“Halloween is one of those occasions when it is easy to fill the air with keen enjoyment. Doing things in witchcraft fashion inevitably robs us of our self-consciousness and so strikes the keynote of open-hearted friendliness.”
So says this odd little article from the October 1931 issue of Ladies’ Home Journal, simply titled “Menus for October.” There are also menus for Columbus Day and everyday October dishes, but what I’ll be focusing on is the Halloween Menu. To me personally, nothing sounds particularly good and some of the ideas here sound completely off, but I will present them here now and let you decide.
The rather unappealing decoration to the left is the “Witches’ Caldron Centerpiece.” From the picture, it really doesn’t look like much of anything to me, but according to the instructions in the article here is how you can create it:
“Arrange a small iron kettle gypsy fashion in the center of the table, allowing it to rest on a group of twigs. In the kettle arrange sprays of Chinese lantern plant on which are perched small paper owls, black cats, witches and demons.” Simple enough! So this is how the table was decorated for October 31.
Next, here is the complete menu the article suggests:
Halloween Party Spread:
Feline Fudge Cake
Black Cat Cookies
Doughnuts on a String
Mixed Salted Nuts
At the end of this blog post you can click on the little scans to see the entire article, complete with all of these and other recipes. But for now, I’ve chosen a couple to present to you.
The Jack-o’-Lantern Salad actually does sound like a cute, old-fashioned idea, and it’s simple enough. The recipe is as follows:
Hollow red apples or oranges, cut jack-o-lantern faces in the surface, and place bits of pimiento, green pepper, or cherry in the openings. Fill the lanterns with a nice fruit salad and top with a whipped-cream or mayonnaise salad dressing made stiff enough to stand like a cap on the fruits.
For today’s tastes I would suggest the whipped cream instead of the mayo (mayonnaise seemed to be in almost every vintage salad recipe I find, however!)
The Feline Fudge Cake also sounds okay if a bit plain, but you will have to find orange icing (or perhaps combine the right amounts of red and yellow food coloring?) and also have a bit of artistic skill in order to draw the cat:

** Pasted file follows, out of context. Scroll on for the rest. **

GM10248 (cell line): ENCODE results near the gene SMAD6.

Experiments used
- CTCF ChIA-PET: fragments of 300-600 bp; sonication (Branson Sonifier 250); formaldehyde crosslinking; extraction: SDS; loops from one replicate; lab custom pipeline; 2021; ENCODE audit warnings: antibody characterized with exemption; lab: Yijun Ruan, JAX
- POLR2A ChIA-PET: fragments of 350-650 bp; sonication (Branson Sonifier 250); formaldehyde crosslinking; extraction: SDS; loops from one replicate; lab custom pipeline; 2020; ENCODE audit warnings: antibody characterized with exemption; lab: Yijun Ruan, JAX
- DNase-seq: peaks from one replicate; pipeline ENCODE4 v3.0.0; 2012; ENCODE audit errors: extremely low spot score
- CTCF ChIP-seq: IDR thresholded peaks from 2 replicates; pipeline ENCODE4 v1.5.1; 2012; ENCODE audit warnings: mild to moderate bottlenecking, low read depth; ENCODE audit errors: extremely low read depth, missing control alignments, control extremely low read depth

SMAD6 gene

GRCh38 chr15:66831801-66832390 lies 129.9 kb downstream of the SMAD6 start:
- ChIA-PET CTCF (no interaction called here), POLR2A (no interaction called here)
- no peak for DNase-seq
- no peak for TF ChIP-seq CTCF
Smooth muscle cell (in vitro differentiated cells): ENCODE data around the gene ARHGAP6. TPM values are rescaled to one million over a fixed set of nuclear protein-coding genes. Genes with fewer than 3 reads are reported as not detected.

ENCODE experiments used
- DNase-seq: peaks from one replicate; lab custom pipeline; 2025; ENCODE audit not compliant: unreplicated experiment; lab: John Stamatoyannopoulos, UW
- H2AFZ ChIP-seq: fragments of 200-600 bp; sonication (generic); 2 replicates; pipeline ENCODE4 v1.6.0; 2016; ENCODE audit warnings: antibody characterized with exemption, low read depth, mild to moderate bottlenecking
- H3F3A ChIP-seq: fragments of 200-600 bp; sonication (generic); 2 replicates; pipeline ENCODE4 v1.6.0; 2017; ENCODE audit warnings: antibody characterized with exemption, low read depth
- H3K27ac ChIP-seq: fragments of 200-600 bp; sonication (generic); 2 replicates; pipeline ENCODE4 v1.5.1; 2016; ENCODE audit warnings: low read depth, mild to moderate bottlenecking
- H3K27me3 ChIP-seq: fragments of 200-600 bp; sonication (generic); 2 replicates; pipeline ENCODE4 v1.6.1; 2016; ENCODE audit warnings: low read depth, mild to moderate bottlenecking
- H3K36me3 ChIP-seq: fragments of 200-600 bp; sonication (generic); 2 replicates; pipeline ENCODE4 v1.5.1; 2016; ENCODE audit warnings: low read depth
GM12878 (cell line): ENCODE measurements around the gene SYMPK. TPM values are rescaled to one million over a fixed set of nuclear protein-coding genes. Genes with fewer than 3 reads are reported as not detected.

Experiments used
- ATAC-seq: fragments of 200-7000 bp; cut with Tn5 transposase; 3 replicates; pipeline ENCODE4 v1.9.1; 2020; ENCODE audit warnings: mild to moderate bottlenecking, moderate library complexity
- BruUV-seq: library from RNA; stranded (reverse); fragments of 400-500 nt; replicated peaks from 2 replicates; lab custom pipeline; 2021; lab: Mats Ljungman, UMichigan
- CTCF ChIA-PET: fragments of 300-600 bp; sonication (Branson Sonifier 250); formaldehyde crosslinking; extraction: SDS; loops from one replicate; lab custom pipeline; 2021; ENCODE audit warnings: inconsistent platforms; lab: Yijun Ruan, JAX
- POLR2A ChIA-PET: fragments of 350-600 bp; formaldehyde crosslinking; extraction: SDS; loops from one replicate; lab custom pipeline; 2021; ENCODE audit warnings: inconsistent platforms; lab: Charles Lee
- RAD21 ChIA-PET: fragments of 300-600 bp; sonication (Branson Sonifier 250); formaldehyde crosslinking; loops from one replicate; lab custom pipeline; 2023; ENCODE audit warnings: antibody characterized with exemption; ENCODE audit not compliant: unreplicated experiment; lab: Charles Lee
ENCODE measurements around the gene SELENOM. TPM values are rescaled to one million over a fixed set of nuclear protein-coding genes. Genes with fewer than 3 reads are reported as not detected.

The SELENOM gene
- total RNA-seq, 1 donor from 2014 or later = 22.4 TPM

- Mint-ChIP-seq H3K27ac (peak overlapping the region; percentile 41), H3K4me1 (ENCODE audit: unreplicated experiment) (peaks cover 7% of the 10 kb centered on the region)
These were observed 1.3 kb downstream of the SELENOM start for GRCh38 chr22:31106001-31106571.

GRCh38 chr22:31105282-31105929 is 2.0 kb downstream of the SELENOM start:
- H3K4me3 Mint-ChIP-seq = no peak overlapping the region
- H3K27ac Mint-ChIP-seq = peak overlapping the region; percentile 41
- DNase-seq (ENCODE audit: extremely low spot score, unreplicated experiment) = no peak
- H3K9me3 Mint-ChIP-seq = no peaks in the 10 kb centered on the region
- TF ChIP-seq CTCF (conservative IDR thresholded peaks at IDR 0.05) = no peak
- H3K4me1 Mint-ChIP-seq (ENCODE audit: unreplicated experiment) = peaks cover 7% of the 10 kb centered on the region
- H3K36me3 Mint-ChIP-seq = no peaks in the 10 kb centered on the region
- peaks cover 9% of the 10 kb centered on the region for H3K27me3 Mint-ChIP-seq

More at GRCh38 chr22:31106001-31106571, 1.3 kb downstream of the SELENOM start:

Make a loaf chocolate cake, using any good recipe which will make a dark cake. In the batter place a piece of money, a thimble and a ring. When the cake is cool, ice all over with a thick orange icing, tinting it with vegetable coloring if not deep enough. Make an outline on top of the cake of a cat standing on a fence, then fill it in with chocolate icing and use green glass beads to make the cat’s eyes. Small black cats from the stationery store attached to the side of the cake make it still more striking.
So all in all, I’m not too impressed with the overall Halloween menu idea, but still there are bits here and there you can draw from if you are in the mood to plan a vintage-style party. For games, you can go the route of the “doughnuts on a string” presented here, where the guests have to eat the doughnut from the hanging string without using their hands. Also, the “Sandwich Imps” (recipe in the scanned articles) can be made by guests and then a judge can determine whose sandwich looks the best, scariest, or whatever criteria you choose.
For decorations, I found a few nice vintage decorated Halloween plates that would work to put under the cake, or the sandwiches, perhaps:
modern vintage halloween pumpkin and crow dinner plate by GIFTSBYHEATHERMYERS
Find another Zazzle Plate
And as promised, here are the scans you can click on to read the entire article.